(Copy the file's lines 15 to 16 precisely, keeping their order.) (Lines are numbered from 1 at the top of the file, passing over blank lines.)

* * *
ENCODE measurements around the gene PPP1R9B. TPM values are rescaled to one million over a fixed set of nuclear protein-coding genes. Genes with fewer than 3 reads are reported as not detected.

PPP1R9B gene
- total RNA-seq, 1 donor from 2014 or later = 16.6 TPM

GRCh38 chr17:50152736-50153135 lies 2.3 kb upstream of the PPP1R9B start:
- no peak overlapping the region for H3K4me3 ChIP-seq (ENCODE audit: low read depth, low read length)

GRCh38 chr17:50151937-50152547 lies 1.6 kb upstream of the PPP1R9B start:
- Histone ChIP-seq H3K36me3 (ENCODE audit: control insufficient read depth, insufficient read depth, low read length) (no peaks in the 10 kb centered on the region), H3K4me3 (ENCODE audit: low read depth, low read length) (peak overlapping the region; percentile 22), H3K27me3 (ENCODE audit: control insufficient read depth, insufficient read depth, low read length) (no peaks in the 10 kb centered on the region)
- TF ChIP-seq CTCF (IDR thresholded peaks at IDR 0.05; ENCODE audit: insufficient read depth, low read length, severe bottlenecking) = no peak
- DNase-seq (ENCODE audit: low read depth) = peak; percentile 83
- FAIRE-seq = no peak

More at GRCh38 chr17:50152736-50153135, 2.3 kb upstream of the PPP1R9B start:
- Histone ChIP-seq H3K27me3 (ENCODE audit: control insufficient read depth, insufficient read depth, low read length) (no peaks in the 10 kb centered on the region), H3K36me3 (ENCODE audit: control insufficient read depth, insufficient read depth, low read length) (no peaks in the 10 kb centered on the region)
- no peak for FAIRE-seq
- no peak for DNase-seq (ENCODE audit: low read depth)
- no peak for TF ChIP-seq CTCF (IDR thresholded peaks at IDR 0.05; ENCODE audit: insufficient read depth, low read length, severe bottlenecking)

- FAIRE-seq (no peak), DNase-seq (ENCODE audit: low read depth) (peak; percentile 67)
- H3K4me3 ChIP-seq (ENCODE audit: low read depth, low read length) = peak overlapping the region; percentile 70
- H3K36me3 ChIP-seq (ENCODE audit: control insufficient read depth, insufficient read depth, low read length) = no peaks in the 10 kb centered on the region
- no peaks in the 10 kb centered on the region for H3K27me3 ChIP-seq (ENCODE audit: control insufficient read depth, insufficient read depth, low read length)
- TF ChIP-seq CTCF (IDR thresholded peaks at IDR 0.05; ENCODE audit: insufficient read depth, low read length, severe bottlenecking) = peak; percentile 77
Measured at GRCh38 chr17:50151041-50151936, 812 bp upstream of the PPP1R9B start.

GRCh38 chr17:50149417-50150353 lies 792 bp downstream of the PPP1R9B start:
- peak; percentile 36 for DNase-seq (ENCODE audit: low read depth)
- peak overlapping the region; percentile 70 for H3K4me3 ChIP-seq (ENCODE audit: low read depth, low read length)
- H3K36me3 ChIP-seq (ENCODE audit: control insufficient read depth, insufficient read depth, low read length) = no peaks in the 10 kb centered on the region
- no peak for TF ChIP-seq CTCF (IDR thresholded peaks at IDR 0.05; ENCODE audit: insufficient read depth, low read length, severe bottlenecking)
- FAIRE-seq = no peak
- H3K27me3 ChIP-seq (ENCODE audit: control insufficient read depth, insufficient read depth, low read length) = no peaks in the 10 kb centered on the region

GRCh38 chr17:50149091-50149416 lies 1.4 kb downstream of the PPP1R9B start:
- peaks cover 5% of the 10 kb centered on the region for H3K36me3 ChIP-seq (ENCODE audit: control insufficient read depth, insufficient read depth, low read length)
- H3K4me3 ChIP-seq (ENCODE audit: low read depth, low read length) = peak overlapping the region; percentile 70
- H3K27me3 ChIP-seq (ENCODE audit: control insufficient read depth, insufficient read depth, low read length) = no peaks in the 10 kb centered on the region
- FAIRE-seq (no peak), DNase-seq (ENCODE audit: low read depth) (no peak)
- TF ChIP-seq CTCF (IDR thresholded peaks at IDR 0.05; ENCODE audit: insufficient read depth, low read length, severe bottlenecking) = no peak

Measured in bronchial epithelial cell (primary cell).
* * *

- no peak for TF ChIP-seq CTCF (IDR thresholded peaks at IDR 0.05; ENCODE audit: insufficient read depth, low read length, severe bottlenecking)

- FAIRE-seq (no peak), DNase-seq (ENCODE audit: low read depth) (peak; percentile 67)